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The Intel Classmate Convertible: A Cheap GeoPad?

A few years ago, the One Laptop Per Child initiative (OLPC) created what some consider to be the original netbook concept: a small, light-weight, rugged low-power inexpensive laptop, with a target price of $100. It had its own custom operating system, Sugar, designed to be easy to use for its target audience of young children. Perhaps because they felt a bit threatened by the OLPC concept, Intel came up with a competing line of small laptops that ran Windows XP, the Intel Classmate line. Earlier models were strictly standard clamshell laptops, but early in 2009 Intel introduced the Classmate Convertible, a touch-tablet model that seemed to me to meet at least some of my requirements for a GeoPad, a portable GIS workstation:

  • Long battery life (Intel specs it at 6 hours with the WiFi and webcam off)
  • Lightweight (about 3 pounds with the 6-cell battery)
  • 8.9” diagonal LCD display, 1024 x 600 (standard netbook resolution)
  • Rugged. Designed to take the abuse that young children can dish out, it can survive a 0.5-meter drop on a concrete floor on all edges (non-operating), and a 0.4-meter drop onto plywood while on but not doing disk operations. It’s also described as “splash-resistant”, which means that some water splashed onto it shouldn’t cause a problem, but it’s not waterproof.
  • Impact-resistant plastic shell, with rounded corners to reduce impact effects.
  • A 60 GB shock-mounted PATA hard drive.
  • Windows XP OS, allowing for good application choice; you can now get it with the Windows 7 Starter edition.
  • Atom 1.6 GHz processor (standard for netbooks); 1 GB RAM, expandable to a maximum of 2 GB.
  • Touchscreen –convertible; you can use it in standard clamshell mode, or flip the screen around and down to use it in tablet mode. While it doesn’t come with a touch stylus, it has “palm rejection” technology, so that touching it with your palm or wrist accidentally, or even resting your hand on it, won’t register as a touch; only the stylus or hard presses with your finger will register.
  • Full network capability, with wireless 802.11g and an Ethernet port.
  • Two USB ports, VGA external monitor port, SD card slot, headphone/microphone jack, full keyboard and touchpad input.
  • A built-in 1.3-megapixel webcam that can be rotated to face towards you, away from you, and at 90 degrees so that it can be used in tablet mode. So you could use it in the field to snap a photo in tablet mode, then draw directly on the captured image. Also has a built-in microphone for use in VOIP or in-field recording.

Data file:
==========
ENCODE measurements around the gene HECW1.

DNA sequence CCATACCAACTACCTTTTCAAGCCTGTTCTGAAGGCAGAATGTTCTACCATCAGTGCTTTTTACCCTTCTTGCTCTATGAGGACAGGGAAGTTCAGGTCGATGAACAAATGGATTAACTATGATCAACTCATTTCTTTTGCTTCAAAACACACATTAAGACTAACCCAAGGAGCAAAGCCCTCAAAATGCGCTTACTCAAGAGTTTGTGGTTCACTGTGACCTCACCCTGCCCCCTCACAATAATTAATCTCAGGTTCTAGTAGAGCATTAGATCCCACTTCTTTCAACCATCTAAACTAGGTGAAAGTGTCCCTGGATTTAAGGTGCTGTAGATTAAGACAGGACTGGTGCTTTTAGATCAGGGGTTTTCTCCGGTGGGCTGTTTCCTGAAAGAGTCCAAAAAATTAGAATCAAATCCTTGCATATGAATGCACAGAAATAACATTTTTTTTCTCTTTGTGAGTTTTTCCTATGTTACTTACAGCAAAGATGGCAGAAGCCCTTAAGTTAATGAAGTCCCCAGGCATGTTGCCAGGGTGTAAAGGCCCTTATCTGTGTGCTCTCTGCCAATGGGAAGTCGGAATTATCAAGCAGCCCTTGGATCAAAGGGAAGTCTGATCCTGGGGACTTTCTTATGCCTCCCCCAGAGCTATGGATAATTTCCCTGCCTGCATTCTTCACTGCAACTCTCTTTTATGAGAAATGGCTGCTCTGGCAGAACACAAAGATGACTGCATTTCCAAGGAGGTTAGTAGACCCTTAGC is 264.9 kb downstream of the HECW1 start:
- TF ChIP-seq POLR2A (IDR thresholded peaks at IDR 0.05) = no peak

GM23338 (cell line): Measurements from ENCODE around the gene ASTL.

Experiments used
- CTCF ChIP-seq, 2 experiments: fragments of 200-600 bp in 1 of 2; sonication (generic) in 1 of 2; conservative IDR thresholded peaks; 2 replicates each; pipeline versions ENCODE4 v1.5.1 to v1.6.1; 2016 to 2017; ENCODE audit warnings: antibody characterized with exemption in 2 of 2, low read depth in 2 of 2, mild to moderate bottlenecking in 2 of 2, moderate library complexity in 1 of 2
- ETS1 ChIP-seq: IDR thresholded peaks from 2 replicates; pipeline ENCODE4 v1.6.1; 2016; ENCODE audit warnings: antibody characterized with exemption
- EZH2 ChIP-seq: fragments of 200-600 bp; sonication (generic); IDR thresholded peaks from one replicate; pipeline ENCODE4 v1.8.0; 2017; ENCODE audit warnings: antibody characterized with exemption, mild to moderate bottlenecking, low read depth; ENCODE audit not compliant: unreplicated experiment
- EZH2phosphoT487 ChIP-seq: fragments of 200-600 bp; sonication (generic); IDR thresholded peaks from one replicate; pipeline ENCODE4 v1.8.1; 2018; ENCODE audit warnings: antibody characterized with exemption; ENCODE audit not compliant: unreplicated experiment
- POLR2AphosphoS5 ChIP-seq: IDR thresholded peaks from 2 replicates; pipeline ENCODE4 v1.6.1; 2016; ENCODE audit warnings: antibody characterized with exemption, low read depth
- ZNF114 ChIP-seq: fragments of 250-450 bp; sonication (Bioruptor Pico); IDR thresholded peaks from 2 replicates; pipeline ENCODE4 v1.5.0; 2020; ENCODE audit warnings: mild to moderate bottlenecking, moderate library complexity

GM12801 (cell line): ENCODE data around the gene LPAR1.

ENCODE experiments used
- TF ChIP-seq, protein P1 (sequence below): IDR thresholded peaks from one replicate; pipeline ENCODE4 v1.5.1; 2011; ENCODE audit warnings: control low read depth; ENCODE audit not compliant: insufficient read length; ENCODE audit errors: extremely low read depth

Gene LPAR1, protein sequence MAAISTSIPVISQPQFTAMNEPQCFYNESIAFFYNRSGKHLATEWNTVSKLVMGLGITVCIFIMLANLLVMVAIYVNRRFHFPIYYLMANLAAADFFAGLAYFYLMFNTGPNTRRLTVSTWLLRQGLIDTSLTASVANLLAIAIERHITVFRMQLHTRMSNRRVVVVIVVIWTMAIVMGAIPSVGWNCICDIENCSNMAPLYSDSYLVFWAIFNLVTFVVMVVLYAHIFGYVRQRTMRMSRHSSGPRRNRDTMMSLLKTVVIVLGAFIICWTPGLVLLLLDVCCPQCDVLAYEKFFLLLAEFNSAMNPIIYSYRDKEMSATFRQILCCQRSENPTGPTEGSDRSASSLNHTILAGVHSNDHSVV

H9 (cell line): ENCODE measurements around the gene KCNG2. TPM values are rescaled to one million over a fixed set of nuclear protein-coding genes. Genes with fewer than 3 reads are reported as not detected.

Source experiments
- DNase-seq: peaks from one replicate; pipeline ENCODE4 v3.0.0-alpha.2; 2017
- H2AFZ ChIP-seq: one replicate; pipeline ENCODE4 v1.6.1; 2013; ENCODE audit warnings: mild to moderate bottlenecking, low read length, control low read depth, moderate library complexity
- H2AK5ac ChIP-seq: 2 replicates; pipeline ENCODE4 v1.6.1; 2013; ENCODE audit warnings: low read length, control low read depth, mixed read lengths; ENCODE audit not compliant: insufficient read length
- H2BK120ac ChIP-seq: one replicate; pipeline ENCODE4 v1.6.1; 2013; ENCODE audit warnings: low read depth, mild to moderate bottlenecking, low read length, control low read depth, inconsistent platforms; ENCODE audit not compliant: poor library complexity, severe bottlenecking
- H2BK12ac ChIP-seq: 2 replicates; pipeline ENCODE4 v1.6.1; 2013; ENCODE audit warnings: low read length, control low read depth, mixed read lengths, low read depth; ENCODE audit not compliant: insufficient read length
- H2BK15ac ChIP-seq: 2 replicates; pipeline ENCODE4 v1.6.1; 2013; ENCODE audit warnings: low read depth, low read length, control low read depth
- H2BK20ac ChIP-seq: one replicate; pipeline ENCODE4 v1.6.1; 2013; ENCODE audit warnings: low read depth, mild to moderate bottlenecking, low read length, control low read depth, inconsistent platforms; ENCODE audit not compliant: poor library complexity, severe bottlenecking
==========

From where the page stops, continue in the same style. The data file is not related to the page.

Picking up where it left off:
• Finally, reasonably priced; you can find it online for about $450.

Although Intel designed the system, they don’t actually manufacture or sell it; they released the reference design and specifications to OEMs. The OEMs in turn wholesale it to individual retailers, who sell it under a wide variety of names. While retailer software configurations can vary significantly, the basic hardware is the same from all of them, as is the basic software toolkit. So unless you’re looking for a specific set of additional software (like MS Office), the cheapest model may well be the best choice. Here are some links to vendors of the Classmate Convertible:

This was the only inexpensive touchscreen computer I could find whose specs came close to meeting my requirements for a GeoPad. But the only way to find out if would prove useful in the field was to order it, configure it with software and additional hardware, then use it for an extended period. I got approval for the purchase, and have used it now for about half a year. How well does it work hardware-wise as a GeoPad? That’s tomorrow’s post …

… But here’s a preview: it’s pretty good, but it’s not perfect. It has one major drawback that makes using it in the field less than ideal. But I still find it a useful field companion.

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